I think the removal of Lost from the schedule in the middle of November – smack dab during that evil construct known as sweeps month – was a bold move. Its replacement, Deja Vu, I mean Day Break which I won’t watch, seems to be doing OK , ratings-wise. Will this become a new model, especially for serialized shows?
Some people get SO bent out of shape when their show’s pre-empted or is in rerun or doesn’t start right away. Not I. I’m perfectly happy that Scrubs won’t start until this Thursday. It’ll still be 22 episodes – and three pregnancies.
I’m SO happy Dancing with the Stars is over. I don’t think my wife fully realized that I was upstairs working on my blog, when she (and often, Lydia) were watching it, for a reason. So, the answer to the question, “Do you want to see Emmitt Smith’s free-style dance? It’s REALLY good!” is NO, thank you. Now, it’s skating season, during which she tells me that I’ll really want to see some woman skater lifting her male partner over her head. That answer is also in the negative.
There’s a new show called My Boys, which starts tonight on TBS. I’m thinking of watching the pilot because I am interested in the notion of men and women as friends. Most of my friends are female, and have been since I was 10. But the real selling point is that Jim Gaffigan appears in it. I’m not sure I’ve ever seen his stand-up that people know rave about – he’s been on Conan O’Brien and David Letterman about a dozen times each – but I have liked him in series such as “The Ellen Show” and “Ed”.
I’ve been reading a lot about different forms of apologies. Lots of people do the “I’m sorry if I’ve offended you” in a way that it appears that it is YOUR fault for being offended. In that context, I thought Michael Richards’ apology for his racist rant was sincere, public (already removed by YouTube at CBS’s request, alas), and quick (although not quickly enough for this columnist). The Letterman show may not have been the best venue, though, since he was not actually present in the studio, so people thought it was supposed to be a humorous bit. So he goes on Jesse Jackson’s radio show,as he did a couple days ago, he goes on something else, etc. The added benefit is that, in time, and continued honest contrition, perhaps it’ll go the way of Hugh Grant’s indiscretion, forgiven if not forgotten.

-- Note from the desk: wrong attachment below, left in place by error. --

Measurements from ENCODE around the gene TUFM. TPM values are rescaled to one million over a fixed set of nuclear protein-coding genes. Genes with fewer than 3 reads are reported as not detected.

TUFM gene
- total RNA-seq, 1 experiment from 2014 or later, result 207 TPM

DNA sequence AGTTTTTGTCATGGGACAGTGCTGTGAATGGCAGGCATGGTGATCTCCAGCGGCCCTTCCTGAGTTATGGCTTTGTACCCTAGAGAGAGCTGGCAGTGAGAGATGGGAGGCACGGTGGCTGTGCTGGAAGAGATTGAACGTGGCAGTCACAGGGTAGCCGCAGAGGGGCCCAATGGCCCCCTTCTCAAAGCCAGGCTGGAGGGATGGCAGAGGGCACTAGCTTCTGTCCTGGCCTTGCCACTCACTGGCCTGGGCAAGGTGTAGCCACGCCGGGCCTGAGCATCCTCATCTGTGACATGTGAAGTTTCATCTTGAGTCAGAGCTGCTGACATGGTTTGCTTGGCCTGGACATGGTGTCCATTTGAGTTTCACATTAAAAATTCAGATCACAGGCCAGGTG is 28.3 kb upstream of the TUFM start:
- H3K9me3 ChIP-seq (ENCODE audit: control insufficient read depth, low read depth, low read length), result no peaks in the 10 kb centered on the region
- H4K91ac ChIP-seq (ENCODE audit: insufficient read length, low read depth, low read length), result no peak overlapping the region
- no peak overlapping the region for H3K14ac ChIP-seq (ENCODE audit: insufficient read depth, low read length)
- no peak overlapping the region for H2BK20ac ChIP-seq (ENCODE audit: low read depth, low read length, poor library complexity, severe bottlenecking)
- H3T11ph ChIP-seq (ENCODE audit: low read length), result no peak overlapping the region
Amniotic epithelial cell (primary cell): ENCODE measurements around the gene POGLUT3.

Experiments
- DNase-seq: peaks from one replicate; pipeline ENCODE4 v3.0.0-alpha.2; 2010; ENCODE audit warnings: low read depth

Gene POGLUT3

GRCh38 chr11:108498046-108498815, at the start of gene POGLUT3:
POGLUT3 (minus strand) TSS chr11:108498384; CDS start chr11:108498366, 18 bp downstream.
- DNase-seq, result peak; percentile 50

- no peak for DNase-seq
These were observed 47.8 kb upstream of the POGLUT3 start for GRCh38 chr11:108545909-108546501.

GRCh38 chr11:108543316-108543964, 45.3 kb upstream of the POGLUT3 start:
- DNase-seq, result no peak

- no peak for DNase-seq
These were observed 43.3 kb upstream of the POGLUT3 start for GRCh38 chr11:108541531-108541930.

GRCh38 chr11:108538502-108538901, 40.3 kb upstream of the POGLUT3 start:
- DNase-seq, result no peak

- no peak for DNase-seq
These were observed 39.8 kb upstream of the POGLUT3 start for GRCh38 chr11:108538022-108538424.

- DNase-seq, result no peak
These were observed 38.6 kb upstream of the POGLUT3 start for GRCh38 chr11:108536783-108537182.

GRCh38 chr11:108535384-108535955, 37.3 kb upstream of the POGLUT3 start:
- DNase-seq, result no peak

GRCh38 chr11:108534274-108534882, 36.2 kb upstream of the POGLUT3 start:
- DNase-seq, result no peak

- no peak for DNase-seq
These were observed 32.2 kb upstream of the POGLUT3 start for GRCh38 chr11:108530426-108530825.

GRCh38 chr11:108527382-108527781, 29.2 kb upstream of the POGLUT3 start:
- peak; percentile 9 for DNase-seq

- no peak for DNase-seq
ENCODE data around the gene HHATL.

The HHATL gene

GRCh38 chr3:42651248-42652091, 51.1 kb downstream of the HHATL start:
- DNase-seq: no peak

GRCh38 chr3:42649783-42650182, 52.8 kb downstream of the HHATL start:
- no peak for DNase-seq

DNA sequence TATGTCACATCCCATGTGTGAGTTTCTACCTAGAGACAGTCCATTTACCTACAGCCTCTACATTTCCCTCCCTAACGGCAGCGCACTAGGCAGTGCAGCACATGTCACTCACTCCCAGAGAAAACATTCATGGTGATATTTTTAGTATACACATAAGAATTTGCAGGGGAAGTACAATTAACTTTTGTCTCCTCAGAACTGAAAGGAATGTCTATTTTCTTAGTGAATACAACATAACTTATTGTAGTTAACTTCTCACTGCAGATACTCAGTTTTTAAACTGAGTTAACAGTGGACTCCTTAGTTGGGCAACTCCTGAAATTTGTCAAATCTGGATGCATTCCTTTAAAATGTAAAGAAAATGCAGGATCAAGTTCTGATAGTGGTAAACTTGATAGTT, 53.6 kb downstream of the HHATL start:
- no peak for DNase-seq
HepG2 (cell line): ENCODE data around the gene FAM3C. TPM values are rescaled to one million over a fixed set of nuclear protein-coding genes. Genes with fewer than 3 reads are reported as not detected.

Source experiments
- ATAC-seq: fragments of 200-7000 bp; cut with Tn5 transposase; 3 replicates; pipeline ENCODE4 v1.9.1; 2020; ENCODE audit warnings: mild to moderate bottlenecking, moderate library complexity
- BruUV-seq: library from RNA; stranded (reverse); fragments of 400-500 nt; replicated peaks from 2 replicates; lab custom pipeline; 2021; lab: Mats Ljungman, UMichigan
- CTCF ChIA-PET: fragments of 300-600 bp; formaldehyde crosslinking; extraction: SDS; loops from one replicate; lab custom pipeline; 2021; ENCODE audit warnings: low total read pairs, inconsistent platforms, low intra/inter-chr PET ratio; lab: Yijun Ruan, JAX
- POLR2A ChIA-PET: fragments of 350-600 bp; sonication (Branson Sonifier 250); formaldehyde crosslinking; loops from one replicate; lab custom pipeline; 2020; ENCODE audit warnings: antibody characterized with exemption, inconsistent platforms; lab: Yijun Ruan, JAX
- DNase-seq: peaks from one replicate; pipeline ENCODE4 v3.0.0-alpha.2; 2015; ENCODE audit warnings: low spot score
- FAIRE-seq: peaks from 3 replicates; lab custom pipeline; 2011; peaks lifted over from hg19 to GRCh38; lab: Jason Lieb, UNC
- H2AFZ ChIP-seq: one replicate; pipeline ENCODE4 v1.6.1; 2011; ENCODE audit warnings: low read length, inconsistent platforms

The peculiar aspect of this story, which I read Saturday, is how Kenny Kramer, the inspiration for Cosmo Kramer, Richards’ character on Seinfeld, has gotten “15 to 20 interviews” about the incident. Kenny Kramer’s statement: “I know the public is smart enough to realize that Michael Richards’ personal actions in no way reflect on the character he portrayed on television or me, Kenny Kramer, the real person that the character was based on.” So he says. Surreal.
Conversely, FOX’s apology over the O.J. deal reeks of “see how sensitive we are in responding to your needs, public!” as opposed to “What WERE we thinking?”